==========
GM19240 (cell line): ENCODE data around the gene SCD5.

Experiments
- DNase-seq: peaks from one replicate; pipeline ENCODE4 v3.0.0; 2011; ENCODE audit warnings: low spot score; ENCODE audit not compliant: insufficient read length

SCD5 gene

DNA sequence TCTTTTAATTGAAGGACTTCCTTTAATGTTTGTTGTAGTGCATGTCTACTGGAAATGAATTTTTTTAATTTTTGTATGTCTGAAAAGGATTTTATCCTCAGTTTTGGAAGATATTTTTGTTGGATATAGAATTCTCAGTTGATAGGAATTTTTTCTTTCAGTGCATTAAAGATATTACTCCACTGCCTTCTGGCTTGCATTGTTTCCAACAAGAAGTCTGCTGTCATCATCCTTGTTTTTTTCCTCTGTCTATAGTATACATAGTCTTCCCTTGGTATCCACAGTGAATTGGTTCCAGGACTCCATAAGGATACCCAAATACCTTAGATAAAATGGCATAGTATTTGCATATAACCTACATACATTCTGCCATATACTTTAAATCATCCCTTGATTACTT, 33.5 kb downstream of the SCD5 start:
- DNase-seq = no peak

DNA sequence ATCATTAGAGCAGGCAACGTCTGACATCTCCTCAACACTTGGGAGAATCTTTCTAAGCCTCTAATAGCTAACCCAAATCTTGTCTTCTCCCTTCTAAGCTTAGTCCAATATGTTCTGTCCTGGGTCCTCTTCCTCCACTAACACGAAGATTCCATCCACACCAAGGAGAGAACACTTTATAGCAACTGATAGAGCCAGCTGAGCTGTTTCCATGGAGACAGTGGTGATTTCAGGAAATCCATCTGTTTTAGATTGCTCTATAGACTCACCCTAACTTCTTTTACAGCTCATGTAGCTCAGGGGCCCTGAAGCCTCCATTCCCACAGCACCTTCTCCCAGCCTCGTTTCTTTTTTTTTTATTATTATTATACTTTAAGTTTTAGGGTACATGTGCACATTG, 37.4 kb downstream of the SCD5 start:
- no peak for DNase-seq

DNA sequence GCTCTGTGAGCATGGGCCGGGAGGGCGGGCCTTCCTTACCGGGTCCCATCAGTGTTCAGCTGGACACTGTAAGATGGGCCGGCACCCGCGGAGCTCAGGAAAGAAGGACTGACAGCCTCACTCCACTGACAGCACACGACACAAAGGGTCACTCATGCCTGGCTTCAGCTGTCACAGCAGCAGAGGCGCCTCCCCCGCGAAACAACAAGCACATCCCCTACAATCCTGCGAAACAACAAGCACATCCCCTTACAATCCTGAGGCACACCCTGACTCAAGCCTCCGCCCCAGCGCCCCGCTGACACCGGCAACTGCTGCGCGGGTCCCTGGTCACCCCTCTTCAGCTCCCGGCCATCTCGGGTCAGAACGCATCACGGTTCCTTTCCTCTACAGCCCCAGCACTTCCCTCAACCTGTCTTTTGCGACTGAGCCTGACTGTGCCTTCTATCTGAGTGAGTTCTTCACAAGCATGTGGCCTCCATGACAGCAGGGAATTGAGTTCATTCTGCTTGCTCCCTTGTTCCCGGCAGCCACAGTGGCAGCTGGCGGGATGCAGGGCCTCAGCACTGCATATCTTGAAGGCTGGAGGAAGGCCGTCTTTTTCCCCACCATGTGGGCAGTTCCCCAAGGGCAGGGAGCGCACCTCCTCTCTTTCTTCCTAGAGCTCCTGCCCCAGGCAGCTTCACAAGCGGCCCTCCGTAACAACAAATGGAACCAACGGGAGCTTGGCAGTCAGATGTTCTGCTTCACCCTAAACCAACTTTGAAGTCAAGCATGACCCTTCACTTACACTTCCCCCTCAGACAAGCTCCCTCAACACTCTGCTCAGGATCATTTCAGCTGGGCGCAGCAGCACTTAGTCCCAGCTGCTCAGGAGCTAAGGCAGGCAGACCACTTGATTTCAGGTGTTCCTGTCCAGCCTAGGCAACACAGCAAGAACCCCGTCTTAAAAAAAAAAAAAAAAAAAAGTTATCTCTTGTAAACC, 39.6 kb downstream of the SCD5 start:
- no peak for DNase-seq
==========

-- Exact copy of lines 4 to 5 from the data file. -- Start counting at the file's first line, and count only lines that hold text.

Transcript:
SCD5 gene

DNA sequence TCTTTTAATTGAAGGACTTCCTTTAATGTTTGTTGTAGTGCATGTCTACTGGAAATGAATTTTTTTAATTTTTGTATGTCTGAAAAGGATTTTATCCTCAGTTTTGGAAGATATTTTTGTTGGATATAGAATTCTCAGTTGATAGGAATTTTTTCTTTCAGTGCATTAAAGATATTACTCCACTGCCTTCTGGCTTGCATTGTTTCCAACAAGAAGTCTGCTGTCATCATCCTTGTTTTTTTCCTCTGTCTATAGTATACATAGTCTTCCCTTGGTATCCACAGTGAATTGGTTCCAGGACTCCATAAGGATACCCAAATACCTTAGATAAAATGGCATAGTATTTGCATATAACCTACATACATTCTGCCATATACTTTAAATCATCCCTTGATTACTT, 33.5 kb downstream of the SCD5 start: